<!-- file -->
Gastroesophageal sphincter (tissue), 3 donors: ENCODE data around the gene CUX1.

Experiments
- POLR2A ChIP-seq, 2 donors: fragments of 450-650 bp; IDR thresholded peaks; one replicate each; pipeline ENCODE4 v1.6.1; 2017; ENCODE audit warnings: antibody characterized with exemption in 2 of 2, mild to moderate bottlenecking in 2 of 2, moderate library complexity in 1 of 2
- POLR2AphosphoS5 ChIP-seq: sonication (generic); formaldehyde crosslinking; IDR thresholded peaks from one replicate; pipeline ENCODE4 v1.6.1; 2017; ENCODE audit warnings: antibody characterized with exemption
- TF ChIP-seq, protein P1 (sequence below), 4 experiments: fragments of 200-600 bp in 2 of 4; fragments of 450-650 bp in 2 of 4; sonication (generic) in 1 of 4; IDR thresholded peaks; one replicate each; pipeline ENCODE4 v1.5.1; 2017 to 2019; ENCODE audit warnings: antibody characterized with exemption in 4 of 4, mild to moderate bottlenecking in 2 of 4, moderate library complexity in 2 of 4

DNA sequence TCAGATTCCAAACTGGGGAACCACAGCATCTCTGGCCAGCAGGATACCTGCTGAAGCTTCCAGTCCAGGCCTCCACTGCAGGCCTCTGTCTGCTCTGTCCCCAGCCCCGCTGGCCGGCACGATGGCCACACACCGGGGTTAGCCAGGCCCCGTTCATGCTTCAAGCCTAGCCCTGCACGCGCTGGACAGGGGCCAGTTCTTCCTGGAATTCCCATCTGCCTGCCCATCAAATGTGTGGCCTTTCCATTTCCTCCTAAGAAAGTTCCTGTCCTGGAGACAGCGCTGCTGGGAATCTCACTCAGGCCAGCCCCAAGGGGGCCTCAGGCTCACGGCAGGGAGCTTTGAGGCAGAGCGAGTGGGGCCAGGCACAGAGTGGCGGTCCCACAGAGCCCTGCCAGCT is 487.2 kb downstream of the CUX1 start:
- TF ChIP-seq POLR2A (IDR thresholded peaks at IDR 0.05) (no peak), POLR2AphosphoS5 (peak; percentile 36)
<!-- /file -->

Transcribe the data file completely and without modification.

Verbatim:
Gastroesophageal sphincter (tissue), 3 donors: ENCODE data around the gene CUX1.

Experiments
- POLR2A ChIP-seq, 2 donors: fragments of 450-650 bp; IDR thresholded peaks; one replicate each; pipeline ENCODE4 v1.6.1; 2017; ENCODE audit warnings: antibody characterized with exemption in 2 of 2, mild to moderate bottlenecking in 2 of 2, moderate library complexity in 1 of 2
- POLR2AphosphoS5 ChIP-seq: sonication (generic); formaldehyde crosslinking; IDR thresholded peaks from one replicate; pipeline ENCODE4 v1.6.1; 2017; ENCODE audit warnings: antibody characterized with exemption
- TF ChIP-seq, protein P1 (sequence below), 4 experiments: fragments of 200-600 bp in 2 of 4; fragments of 450-650 bp in 2 of 4; sonication (generic) in 1 of 4; IDR thresholded peaks; one replicate each; pipeline ENCODE4 v1.5.1; 2017 to 2019; ENCODE audit warnings: antibody characterized with exemption in 4 of 4, mild to moderate bottlenecking in 2 of 4, moderate library complexity in 2 of 4

DNA sequence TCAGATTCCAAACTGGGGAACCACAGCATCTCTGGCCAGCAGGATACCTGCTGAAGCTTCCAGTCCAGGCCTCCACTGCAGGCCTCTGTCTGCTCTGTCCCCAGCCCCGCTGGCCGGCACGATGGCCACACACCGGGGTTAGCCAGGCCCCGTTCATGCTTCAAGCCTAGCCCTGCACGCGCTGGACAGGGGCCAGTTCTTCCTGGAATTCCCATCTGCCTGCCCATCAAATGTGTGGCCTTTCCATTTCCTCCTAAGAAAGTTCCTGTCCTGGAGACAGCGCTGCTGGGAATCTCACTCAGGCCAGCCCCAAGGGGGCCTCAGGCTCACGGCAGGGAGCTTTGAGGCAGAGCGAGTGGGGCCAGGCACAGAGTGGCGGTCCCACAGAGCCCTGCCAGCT is 487.2 kb downstream of the CUX1 start:
- TF ChIP-seq POLR2A (IDR thresholded peaks at IDR 0.05) (no peak), POLR2AphosphoS5 (peak; percentile 36)